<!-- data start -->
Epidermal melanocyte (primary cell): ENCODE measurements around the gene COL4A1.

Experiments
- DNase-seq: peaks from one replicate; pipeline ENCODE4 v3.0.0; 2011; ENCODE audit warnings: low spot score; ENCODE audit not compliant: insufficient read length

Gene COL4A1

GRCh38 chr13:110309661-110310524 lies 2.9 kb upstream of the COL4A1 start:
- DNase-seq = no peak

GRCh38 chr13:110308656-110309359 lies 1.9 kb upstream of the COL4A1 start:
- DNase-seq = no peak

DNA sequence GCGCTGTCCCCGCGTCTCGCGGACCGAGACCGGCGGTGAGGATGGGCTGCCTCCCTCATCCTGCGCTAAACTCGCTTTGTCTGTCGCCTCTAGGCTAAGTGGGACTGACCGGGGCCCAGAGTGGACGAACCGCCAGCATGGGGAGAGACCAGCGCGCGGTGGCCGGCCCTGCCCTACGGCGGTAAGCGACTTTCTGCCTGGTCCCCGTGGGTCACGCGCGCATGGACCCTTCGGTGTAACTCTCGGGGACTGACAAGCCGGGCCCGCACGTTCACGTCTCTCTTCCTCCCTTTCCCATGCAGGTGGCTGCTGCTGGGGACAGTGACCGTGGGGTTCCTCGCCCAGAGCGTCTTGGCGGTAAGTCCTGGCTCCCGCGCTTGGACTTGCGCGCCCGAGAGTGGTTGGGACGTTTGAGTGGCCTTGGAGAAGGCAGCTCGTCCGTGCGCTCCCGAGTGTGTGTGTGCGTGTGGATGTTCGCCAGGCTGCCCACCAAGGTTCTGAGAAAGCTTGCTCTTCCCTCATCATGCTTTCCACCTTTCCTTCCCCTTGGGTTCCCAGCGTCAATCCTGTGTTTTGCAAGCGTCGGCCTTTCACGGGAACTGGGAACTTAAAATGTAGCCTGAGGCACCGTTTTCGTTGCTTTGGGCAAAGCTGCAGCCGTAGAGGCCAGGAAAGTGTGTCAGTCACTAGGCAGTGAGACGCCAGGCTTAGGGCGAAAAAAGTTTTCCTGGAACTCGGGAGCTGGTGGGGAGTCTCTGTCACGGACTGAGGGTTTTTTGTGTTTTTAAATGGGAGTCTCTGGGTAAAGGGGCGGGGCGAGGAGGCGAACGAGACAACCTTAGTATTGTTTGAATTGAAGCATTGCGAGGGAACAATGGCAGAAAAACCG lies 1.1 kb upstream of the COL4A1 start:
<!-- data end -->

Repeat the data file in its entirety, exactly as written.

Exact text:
Epidermal melanocyte (primary cell): ENCODE measurements around the gene COL4A1.

Experiments
- DNase-seq: peaks from one replicate; pipeline ENCODE4 v3.0.0; 2011; ENCODE audit warnings: low spot score; ENCODE audit not compliant: insufficient read length

Gene COL4A1

GRCh38 chr13:110309661-110310524 lies 2.9 kb upstream of the COL4A1 start:
- DNase-seq = no peak

GRCh38 chr13:110308656-110309359 lies 1.9 kb upstream of the COL4A1 start:
- DNase-seq = no peak

DNA sequence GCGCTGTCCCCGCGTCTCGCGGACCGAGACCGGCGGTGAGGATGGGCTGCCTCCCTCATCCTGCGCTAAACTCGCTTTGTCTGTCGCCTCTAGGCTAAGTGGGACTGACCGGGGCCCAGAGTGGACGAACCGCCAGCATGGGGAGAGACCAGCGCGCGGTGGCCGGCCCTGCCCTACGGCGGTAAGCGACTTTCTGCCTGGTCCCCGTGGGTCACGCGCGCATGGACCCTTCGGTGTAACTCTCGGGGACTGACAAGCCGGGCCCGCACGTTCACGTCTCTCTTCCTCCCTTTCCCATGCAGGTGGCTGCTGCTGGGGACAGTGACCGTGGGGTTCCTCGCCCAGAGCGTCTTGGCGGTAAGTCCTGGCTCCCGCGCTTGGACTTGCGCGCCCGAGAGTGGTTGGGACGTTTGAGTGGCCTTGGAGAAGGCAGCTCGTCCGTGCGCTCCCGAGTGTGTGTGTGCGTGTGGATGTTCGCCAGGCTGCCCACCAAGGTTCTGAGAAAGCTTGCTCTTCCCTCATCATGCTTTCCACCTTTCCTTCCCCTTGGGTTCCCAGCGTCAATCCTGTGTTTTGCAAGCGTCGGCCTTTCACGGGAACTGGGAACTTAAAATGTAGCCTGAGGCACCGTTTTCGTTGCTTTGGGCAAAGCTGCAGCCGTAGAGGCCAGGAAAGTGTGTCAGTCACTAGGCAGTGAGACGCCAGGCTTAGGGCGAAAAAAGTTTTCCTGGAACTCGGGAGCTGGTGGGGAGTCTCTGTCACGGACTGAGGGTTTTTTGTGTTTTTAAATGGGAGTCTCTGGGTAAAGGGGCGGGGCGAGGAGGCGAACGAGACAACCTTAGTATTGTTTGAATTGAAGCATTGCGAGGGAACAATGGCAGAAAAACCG lies 1.1 kb upstream of the COL4A1 start: